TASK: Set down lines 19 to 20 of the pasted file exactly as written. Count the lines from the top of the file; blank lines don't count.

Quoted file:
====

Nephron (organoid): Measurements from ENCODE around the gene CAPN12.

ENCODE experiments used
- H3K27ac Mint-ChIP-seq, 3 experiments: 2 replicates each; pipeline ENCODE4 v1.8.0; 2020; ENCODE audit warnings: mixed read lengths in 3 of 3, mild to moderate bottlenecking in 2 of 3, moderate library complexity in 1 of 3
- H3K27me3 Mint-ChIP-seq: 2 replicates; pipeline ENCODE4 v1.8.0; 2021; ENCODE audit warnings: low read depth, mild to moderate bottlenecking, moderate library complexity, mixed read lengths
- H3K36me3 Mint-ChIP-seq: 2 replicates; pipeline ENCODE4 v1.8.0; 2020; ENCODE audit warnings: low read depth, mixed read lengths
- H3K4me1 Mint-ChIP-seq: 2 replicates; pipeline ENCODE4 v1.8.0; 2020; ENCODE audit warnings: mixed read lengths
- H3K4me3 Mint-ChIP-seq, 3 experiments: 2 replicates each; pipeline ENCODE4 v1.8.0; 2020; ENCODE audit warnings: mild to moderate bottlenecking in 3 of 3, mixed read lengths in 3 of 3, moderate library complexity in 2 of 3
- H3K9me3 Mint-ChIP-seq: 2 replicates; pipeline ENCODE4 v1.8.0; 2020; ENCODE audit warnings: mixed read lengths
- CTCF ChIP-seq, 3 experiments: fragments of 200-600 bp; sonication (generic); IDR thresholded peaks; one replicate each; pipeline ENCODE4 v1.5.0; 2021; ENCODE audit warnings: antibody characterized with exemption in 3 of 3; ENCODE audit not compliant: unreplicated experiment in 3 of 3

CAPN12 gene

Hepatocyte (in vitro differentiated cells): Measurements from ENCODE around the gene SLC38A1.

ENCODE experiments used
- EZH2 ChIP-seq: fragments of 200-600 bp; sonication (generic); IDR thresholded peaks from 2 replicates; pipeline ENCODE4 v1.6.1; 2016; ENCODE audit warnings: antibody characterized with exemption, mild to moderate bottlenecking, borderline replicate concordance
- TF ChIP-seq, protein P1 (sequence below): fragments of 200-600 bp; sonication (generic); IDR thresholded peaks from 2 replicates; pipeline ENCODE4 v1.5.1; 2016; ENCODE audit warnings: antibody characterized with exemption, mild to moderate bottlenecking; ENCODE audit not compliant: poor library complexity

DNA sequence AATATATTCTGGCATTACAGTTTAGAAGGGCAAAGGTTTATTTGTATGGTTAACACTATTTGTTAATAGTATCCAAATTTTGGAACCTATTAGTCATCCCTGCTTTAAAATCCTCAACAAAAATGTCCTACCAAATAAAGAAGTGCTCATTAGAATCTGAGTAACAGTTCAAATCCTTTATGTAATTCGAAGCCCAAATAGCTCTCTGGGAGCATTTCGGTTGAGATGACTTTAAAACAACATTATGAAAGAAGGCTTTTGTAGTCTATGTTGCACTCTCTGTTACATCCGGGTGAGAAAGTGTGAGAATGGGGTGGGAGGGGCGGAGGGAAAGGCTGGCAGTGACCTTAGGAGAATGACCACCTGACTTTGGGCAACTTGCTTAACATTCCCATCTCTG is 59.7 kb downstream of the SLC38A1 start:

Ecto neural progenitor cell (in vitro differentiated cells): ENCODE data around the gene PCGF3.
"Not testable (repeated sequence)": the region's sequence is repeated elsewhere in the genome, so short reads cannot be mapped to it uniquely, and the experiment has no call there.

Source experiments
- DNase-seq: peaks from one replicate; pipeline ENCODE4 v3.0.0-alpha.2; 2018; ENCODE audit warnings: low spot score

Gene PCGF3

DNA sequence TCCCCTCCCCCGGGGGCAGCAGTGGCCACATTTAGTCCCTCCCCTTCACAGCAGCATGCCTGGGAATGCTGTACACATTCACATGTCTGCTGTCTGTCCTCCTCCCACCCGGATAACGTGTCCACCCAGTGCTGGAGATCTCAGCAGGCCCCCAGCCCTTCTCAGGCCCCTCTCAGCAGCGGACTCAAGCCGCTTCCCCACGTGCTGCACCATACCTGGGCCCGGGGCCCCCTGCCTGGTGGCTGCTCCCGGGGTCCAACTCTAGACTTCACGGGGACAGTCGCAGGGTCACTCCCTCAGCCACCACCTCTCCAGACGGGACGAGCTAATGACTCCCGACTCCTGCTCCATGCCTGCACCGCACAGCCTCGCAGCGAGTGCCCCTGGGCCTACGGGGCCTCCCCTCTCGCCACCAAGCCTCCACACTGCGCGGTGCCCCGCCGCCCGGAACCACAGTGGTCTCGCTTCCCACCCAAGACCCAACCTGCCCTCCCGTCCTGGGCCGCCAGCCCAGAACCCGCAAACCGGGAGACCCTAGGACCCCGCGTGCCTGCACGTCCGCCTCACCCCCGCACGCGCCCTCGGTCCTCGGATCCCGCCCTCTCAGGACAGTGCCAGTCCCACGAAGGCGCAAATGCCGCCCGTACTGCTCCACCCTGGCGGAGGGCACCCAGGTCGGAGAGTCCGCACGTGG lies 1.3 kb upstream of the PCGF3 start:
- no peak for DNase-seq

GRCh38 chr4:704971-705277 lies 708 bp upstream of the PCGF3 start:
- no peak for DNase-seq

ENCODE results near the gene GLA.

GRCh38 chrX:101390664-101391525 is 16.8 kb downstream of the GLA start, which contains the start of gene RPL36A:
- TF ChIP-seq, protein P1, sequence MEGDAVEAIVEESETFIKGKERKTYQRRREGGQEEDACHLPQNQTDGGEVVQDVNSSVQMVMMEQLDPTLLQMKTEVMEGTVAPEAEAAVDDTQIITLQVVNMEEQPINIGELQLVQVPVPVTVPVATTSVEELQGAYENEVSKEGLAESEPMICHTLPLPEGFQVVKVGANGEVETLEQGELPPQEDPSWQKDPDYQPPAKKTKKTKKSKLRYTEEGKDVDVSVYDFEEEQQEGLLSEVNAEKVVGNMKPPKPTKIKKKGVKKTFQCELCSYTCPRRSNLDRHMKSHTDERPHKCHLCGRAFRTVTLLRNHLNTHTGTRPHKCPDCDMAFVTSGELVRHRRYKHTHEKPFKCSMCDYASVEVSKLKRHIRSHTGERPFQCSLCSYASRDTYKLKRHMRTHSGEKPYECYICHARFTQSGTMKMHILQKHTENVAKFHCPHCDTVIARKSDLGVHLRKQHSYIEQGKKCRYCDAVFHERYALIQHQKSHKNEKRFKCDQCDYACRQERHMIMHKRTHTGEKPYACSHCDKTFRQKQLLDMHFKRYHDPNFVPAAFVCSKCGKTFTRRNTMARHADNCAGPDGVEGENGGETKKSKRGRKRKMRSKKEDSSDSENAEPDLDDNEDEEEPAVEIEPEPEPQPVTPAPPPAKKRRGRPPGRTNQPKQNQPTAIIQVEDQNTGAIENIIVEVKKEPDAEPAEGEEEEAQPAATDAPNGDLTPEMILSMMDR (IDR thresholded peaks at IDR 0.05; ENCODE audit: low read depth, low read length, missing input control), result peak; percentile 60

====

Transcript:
- DNase-seq: peaks from one replicate; pipeline ENCODE4 v3.0.0-alpha.2; 2018; ENCODE audit warnings: low spot score

Gene PCGF3